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Eco groups slam Areng dam

People hold banners and block a road in Koh Kong province last month during a protest against the Areng Valley dam project.
People hold banners and block a road in Koh Kong province last month during a protest against the Areng Valley dam project. ADHOC

Eco groups slam Areng dam

Two major conservation groups yesterday said that the proposed Stung Cheay Areng dam in Koh Kong province should be scrapped, while protesters who have blocked developer Sinohydro Group from entering the site for several days headed to Phnom Penh to voice their concerns and discontent.

Conservation International (CI) and Flora and Fauna International yesterday released separate statements to Sawac Consultants for Development, a firm contracted by Sinohydro to carry out an environmental impact assessment for the project.

“Based on the negative impacts . . . we recommend that the dam project should not proceed in this ecologically sensitive area,” FFI said in its report.

The sentiments were echoed by CI.

“As a result of the high impacts and low economic potential of the Areng dam, CI advises both [Sawac] and the Ministry of Environment not to approve the construction of a dam in the Areng Valley by Sinohydro or any other company.”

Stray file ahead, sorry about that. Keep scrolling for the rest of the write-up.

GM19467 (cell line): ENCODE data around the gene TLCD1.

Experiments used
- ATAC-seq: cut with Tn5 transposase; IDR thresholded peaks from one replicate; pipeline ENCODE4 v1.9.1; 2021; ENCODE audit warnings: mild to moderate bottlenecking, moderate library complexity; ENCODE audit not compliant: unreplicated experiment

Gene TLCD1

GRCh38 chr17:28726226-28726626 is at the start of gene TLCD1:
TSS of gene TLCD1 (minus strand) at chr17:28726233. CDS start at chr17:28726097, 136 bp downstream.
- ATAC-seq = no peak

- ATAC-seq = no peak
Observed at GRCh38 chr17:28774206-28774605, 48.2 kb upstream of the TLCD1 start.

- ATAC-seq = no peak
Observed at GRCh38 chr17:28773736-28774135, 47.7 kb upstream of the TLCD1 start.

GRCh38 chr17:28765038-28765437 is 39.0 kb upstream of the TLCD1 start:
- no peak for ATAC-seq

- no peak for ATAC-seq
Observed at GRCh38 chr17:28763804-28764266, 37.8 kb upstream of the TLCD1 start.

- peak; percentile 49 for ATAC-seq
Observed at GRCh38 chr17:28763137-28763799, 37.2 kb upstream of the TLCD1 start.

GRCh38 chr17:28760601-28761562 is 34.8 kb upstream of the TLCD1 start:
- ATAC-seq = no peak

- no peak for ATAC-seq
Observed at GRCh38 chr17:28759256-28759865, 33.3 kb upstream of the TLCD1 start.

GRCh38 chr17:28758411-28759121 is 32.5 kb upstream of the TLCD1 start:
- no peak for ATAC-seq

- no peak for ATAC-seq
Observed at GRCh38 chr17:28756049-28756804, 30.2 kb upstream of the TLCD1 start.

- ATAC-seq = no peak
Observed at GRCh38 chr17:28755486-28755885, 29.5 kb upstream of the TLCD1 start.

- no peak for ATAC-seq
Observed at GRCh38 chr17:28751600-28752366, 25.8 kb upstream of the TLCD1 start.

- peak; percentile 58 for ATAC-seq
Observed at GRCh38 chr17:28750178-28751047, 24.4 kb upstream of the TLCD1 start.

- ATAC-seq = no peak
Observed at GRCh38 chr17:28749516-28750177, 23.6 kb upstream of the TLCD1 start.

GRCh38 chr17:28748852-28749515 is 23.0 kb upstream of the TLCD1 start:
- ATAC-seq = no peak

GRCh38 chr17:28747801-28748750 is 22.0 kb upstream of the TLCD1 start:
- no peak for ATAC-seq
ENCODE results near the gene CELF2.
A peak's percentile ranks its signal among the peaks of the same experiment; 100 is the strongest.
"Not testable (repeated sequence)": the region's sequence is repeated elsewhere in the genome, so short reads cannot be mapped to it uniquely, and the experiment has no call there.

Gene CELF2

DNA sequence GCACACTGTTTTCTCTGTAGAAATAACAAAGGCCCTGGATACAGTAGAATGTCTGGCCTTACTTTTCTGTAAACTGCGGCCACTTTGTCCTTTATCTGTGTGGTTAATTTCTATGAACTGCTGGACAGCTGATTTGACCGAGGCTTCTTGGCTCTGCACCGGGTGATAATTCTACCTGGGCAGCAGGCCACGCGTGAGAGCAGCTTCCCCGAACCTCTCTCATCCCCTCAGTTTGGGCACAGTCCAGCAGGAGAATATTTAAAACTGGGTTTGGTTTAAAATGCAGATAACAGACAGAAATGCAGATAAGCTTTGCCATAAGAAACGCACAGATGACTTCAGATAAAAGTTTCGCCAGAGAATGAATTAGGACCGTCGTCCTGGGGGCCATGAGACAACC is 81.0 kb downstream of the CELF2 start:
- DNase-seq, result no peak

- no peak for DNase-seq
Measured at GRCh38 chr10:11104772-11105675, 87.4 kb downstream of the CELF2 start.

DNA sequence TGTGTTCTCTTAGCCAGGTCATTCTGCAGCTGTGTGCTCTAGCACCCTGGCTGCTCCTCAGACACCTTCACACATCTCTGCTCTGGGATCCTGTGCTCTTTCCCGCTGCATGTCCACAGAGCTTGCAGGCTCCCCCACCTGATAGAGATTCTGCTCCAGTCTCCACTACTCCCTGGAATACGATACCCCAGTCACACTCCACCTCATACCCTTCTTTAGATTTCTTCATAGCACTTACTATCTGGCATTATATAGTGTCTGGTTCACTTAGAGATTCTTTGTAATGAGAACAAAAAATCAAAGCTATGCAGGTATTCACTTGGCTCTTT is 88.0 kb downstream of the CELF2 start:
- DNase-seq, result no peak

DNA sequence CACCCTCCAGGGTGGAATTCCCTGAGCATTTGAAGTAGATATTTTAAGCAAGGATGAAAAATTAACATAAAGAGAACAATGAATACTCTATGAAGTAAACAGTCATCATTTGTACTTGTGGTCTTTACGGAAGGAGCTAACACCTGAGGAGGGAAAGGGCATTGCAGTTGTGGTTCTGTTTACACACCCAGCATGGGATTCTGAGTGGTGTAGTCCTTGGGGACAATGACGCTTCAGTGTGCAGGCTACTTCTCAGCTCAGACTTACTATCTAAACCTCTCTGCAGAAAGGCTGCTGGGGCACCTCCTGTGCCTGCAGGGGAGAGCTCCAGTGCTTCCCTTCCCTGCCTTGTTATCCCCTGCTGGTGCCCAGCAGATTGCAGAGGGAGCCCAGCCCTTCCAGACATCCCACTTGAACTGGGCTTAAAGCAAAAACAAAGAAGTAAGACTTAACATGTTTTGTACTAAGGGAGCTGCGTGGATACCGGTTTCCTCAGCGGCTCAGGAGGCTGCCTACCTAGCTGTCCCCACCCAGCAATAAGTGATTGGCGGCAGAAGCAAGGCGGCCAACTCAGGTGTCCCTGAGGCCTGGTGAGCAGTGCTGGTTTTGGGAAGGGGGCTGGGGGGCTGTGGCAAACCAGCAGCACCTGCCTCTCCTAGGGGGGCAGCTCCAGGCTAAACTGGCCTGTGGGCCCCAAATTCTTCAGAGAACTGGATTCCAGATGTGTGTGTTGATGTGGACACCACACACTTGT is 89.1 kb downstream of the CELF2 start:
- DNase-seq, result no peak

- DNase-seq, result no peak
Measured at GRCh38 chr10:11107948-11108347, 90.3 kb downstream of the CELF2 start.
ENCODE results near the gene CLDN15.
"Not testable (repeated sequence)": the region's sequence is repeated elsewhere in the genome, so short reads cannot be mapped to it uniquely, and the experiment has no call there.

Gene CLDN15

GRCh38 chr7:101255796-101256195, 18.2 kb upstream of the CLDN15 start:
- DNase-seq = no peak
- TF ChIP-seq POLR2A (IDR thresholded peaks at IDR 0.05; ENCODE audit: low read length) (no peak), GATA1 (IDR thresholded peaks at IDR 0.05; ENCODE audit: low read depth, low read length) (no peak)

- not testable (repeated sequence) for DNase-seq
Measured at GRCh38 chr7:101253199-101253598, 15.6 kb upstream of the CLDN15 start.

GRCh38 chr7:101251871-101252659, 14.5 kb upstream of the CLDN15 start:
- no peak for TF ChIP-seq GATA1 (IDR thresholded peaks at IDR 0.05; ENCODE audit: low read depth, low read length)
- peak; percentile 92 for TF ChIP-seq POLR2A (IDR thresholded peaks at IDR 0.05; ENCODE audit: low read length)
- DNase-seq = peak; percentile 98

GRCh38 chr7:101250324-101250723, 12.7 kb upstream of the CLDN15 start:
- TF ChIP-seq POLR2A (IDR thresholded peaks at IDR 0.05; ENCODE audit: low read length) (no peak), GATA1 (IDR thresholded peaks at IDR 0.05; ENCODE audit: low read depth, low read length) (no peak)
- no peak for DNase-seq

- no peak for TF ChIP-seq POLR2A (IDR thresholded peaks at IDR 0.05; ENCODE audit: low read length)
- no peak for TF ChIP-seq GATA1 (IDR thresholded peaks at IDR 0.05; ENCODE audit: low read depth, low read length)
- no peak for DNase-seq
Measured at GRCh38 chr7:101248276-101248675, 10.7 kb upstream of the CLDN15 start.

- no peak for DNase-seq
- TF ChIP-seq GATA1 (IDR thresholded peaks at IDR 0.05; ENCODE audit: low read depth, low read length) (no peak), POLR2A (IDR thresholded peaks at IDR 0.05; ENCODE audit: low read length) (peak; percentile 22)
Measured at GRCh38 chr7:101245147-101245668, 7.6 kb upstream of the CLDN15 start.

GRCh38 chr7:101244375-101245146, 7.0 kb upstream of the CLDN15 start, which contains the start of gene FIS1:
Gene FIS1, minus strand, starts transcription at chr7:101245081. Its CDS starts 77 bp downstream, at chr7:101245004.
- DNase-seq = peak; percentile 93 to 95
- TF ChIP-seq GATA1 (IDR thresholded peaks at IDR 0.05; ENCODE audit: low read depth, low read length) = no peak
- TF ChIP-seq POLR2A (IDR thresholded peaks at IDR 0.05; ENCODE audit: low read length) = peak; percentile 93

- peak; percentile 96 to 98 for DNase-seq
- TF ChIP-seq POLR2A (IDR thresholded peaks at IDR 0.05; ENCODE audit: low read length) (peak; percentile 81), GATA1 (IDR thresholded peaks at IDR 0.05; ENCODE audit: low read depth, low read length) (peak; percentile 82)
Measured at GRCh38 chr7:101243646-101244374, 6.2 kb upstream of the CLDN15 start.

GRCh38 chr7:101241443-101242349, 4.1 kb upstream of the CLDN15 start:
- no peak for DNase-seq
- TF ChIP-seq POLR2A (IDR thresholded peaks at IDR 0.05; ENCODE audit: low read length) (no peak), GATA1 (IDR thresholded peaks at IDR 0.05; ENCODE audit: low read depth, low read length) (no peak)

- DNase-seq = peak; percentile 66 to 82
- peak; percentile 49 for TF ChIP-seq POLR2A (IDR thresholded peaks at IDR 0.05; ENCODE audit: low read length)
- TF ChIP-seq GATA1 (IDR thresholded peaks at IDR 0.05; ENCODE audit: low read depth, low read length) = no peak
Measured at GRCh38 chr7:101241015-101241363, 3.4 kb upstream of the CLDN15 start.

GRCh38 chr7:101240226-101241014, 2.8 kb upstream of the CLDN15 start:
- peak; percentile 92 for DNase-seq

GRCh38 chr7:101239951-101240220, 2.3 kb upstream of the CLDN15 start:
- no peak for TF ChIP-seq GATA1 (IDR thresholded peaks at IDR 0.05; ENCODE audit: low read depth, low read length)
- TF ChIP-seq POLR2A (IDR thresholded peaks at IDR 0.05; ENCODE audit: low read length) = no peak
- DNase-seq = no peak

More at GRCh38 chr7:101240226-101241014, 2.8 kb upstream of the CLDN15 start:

In February, the previous concession holder for the project, China Guodian, said in its annual report that it had backed out because the dam made no financial sense.

Both of the groups outlined their objections to the project, which ranged from possible breaches of the international Convention on Biological Diversity, to which Cambodia is a signatory, to threats to people and endangered wildlife caused by relocation and construction.

CI official Toby Eastoe said yesterday that if Sinohydro and the government insist on the development, payments the firm is legally bound to make for environmental protection should be transparent, adding that a similar EIA conducted by Sawac had recommended such payments, but none had materialised.

“The Atai dam has been operational since last June and only NGOs and their donors have been supporting government protection,” he added.

Um Sereyvuth, director of the Sawac EIA team, said yesterday that Koh Kong’s provincial governor had told them to wait before trying to access the area again following a blockade of the road by locals.

“They say ‘not yet, not yet’, I don’t know if we can go soon. I have written back to the Ministry of Environment telling them about the problem,” he said.

While about 20 villagers continued yesterday to man the road into the proposed dam site to block Sinohydro from bringing in drilling and prospecting equipment, six ethnic Chorng representatives are due to arrive in Phnom Penh today to petition the ministries of mines and energy, environment and culture.

“We’ll not stop until we have an acceptable solution,” said Veng Vorn, one of the six.

ADDITIONAL REPORTING BY PHAK SEANGLY

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